It’s ironic to hear Texas Gov. Rick Perry, who long said the federal government needs to be smaller, now whining that his piece of the pie isn’t big enough.
Recently, Texas Gov. Rick Perry declared that the federal government isn’t doing enough to combat Texas wildfires that are raging out of control.
“I am dismayed that this administration has denied Texans the much needed assistance they deserve,” Perry said.
Wait, I’m confused. Does this mean Perry doesn’t want to secede from America? Because back in August of 2009 he told a Tea Party rally that Texas might leave the United States because the federal government was too intrusive. Now he’s insisting that the federal government take away his state’s sovereign right to burn.
It’s the Tea Party line that federal food inspectors take away a state citizen’s right to be poisoned, and that federal minimum wages take away a state citizen’s right to starve. I had thought that a principled conservative like Perry wouldn’t come crawling to the tyranny of federal power in his hour of need just because something’s on fire.
But it’s hard to blame him. Most of us are hypocrites in exactly the same way. Just like Perry is happy to trash the federal government until he needs something from it, America has entered a period where we are all generally unwilling to support the institutions we depend on to support us.
We depend on public infrastructure like roads and power grids, but don’t want to pay taxes to keep them up; we refuse to pay for adequate public education and then complain that there isn’t enough skilled labor; we demand that the Environmental Protection Agency be stripped of its power to enforce clean air laws and then scream at the government when corporations poison the air.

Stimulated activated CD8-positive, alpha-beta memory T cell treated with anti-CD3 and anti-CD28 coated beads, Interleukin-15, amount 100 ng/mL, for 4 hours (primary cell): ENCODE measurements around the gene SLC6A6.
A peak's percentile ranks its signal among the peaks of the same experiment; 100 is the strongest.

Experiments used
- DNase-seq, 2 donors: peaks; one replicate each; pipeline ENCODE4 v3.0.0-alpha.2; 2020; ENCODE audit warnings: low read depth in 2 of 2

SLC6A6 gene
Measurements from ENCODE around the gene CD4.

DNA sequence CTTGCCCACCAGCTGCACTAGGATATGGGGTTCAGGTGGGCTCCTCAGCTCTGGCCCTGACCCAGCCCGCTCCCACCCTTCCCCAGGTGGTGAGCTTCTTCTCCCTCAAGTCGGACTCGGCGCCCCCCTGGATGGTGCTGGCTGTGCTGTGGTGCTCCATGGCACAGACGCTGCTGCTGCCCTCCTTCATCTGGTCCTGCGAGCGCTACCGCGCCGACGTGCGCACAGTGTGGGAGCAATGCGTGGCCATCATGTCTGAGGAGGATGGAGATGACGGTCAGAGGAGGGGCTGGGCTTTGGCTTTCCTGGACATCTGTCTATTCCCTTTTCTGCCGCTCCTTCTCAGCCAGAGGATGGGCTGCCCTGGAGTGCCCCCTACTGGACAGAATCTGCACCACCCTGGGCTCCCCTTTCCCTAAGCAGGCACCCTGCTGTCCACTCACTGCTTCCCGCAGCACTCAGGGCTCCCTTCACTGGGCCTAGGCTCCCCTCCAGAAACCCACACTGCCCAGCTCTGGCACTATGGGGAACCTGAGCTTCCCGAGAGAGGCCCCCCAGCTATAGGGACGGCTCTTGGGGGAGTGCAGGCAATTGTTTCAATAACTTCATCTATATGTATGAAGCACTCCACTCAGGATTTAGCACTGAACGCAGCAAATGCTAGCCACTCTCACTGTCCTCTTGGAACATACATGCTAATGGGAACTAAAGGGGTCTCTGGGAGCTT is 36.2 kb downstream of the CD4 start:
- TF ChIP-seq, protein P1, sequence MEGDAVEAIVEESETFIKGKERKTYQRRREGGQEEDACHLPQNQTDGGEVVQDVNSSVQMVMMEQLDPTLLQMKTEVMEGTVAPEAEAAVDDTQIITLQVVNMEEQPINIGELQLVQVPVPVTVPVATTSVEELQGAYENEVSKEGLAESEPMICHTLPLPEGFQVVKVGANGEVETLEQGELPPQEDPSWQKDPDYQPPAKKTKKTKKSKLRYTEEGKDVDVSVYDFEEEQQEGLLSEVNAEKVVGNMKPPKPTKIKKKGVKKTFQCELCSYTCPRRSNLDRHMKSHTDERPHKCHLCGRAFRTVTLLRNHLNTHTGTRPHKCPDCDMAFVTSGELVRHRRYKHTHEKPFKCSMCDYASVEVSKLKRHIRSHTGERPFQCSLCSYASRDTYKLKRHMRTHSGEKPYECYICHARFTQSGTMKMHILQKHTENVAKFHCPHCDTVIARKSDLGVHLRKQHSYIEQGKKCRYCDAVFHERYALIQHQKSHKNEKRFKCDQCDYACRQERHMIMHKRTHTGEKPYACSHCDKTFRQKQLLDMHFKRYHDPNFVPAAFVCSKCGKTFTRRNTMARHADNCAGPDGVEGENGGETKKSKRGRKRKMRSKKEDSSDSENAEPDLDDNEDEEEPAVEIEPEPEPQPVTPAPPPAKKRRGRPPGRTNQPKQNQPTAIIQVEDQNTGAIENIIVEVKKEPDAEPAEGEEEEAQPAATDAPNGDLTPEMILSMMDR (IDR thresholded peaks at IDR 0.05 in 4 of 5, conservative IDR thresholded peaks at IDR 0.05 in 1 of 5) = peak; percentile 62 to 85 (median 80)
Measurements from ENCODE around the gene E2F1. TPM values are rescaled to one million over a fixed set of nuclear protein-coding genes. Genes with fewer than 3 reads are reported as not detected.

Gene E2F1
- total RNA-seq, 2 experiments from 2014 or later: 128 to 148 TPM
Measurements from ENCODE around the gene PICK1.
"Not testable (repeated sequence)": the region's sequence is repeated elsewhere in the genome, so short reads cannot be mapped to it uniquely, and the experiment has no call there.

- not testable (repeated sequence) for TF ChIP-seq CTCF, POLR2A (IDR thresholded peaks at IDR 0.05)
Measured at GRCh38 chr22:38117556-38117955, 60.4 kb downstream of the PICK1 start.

The failure to support the institutions we rely on is commonly considered to be a failure of capitalism and democracy, but nothing could be further from the truth. After all, it was democratic capitalism (in various forms over 200 years) that built these institutions in the first place.
Today we’re refusing to the support the democratic institutions our forefathers built not because capitalism has failed, but because it has been so successful. It has provided so well for so many of us that we’ve come to take such prosperity for granted, and assume it will continue even if we don’t pitch in.
That won’t work.
Rick Perry’s assault on the federal government’s effectiveness has played a small part in making the federal government less effective when he needs it, just like the deregulation of the financial industry eventually led to a global financial collapse.
“You have to ask (FEMA), ‘Why are you taking care of Alabama and other states?’” Perry said of the Federal Emergency Management Agency, as if a federal government that takes care of more than one state is a problem. But that’s the wrong question. The question is, how do we build government agencies that can address all the problems set before them?
It’s ironic to hear a man who has spent years braying that the federal government needs to be smaller now whining that his piece of the pie isn’t big enough — but it also represents the challenge we face as a nation. Do we build capacity together, or burn separately?
All the free markets in the world can’t help us if we won’t invest in our own future.
Benjamin Wachs writes for Messenger Post Media's print and online editions. Read his work at www.TheWachsGallery.com.